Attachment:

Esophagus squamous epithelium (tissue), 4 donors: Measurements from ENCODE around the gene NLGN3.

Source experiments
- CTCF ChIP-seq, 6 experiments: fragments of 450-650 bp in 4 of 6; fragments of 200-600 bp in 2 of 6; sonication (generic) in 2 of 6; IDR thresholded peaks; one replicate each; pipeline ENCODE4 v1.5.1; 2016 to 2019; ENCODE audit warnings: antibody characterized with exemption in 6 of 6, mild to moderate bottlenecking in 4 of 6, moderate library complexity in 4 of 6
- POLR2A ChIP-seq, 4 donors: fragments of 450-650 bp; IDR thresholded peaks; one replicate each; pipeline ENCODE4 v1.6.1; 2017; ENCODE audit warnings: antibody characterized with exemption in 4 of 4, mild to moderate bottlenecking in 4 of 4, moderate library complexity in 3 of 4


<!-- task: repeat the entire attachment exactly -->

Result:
Esophagus squamous epithelium (tissue), 4 donors: Measurements from ENCODE around the gene NLGN3.

Source experiments
- CTCF ChIP-seq, 6 experiments: fragments of 450-650 bp in 4 of 6; fragments of 200-600 bp in 2 of 6; sonication (generic) in 2 of 6; IDR thresholded peaks; one replicate each; pipeline ENCODE4 v1.5.1; 2016 to 2019; ENCODE audit warnings: antibody characterized with exemption in 6 of 6, mild to moderate bottlenecking in 4 of 6, moderate library complexity in 4 of 6
- POLR2A ChIP-seq, 4 donors: fragments of 450-650 bp; IDR thresholded peaks; one replicate each; pipeline ENCODE4 v1.6.1; 2017; ENCODE audit warnings: antibody characterized with exemption in 4 of 4, mild to moderate bottlenecking in 4 of 4, moderate library complexity in 3 of 4